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In medieval music, the word used to denote the second-time ending (punctum clausum), the first being labelled Aperto .

Article

French notary and writer, author of the roman de Fauvel.

Article

Ernest H. Sanders, Peter M. Lefferts, Leeman L. Perkins, Patrick Macey, Christoph Wolff, Jerome Roche, Graham Dixon, James R. Anthony and Malcolm Boyd

In 

See Motet

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Leeman L. Perkins and Patrick Macey

In 

See Motet

Article

Ernest H. Sanders, Peter M. Lefferts, Leeman L. Perkins, Patrick Macey, Christoph Wolff, Jerome Roche, Graham Dixon, James R. Anthony and Malcolm Boyd

In 

See Motet

Article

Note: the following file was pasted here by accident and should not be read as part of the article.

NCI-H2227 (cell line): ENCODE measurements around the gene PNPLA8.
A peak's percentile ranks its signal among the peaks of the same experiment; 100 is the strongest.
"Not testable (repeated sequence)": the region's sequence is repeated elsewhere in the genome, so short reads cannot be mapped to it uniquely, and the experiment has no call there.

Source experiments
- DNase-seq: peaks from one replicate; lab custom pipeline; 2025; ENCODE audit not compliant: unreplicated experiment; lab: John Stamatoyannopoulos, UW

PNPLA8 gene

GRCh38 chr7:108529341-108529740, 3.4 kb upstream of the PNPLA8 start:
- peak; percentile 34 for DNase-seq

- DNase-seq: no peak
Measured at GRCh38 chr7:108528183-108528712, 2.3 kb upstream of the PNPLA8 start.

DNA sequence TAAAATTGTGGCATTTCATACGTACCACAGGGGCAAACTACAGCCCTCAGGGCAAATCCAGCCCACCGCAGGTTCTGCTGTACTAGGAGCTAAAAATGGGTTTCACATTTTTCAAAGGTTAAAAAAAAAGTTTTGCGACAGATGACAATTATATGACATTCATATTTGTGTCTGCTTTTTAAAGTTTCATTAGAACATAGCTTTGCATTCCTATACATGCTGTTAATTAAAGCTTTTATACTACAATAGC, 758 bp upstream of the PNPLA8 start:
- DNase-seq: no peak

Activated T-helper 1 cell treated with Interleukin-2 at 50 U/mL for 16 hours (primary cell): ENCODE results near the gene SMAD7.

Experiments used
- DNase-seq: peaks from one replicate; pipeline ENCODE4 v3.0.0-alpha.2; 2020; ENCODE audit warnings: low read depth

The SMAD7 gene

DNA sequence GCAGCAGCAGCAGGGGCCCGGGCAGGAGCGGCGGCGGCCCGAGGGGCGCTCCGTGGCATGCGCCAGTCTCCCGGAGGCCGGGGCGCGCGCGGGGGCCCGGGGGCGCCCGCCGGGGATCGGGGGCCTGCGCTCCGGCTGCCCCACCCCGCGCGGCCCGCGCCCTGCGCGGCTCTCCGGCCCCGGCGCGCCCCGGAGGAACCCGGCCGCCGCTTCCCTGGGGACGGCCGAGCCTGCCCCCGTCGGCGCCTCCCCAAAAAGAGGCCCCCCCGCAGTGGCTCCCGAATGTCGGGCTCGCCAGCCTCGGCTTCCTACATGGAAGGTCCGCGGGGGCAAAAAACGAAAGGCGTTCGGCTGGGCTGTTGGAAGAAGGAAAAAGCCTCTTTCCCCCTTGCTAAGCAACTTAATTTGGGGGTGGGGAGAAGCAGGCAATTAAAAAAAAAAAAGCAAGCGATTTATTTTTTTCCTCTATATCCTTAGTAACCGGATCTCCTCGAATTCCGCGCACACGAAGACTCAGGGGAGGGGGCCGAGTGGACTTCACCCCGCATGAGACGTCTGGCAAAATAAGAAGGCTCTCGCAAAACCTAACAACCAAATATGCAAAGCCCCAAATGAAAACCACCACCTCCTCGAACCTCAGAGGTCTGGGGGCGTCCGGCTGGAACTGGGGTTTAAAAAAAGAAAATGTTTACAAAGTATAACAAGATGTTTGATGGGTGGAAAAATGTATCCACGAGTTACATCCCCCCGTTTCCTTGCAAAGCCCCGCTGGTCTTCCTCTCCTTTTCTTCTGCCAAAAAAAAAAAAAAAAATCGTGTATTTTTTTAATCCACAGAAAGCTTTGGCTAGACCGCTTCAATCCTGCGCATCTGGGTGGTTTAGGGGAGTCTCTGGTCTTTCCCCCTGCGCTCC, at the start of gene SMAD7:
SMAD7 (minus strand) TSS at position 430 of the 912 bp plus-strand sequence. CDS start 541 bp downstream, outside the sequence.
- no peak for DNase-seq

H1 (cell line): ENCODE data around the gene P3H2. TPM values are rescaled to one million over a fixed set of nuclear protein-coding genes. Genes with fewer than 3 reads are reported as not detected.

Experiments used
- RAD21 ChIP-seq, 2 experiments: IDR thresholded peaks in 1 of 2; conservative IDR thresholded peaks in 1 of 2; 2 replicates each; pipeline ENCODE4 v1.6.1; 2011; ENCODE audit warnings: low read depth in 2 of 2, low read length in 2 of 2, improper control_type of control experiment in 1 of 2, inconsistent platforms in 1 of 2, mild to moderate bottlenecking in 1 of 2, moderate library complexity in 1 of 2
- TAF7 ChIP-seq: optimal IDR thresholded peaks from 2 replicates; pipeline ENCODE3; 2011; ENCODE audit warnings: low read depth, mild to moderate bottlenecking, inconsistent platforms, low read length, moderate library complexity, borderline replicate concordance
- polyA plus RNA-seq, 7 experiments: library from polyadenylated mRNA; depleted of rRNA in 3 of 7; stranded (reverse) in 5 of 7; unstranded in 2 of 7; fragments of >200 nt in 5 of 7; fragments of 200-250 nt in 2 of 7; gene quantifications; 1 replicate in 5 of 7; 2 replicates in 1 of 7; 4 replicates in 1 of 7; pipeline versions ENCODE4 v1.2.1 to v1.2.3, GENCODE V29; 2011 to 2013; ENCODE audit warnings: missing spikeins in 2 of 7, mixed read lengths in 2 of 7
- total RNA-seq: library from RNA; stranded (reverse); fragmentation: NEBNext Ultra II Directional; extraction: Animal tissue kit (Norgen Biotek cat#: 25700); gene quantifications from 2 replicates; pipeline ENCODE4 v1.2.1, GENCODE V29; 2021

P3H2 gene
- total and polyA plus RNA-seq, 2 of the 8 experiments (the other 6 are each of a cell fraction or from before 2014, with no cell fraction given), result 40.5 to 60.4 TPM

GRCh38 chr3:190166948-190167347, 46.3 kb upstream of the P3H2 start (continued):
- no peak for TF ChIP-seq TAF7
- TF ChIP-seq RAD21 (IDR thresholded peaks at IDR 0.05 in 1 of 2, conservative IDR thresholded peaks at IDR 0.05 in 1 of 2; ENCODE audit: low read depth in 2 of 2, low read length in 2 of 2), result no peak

Malcolm Boyd

In 

See Motet

Article

Kurt von Fischer, Gianluca D’Agostino, James Haar, Anthony Newcomb, Massimo Ossi, Nigel Fortune, Joseph Kerman and Jerome Roche

A poetic and musical form of 14th-century Italy; more importantly, a term in general use during the 16th century and much of the 17th for settings of various types and forms of secular verse. There is no connection between the 14th- and the 16th-century madrigal other than that of name; the former passed out of fashion a century before the term was revived. The later madrigal became the most popular form of secular polyphony in the second half of the 16th century, serving as a model for madrigals and madrigal-like compositions in languages other than Italian throughout Europe. It set the pace for stylistic developments that culminated in the Baroque period, particularly those involving the expressive relationship between text and music, and must be regarded as the most important genre of the late Renaissance.

Kurt von Fischer and Gianluca D’Agostino

The origin of the word ‘madrigal’, which appears in various forms in early sources (...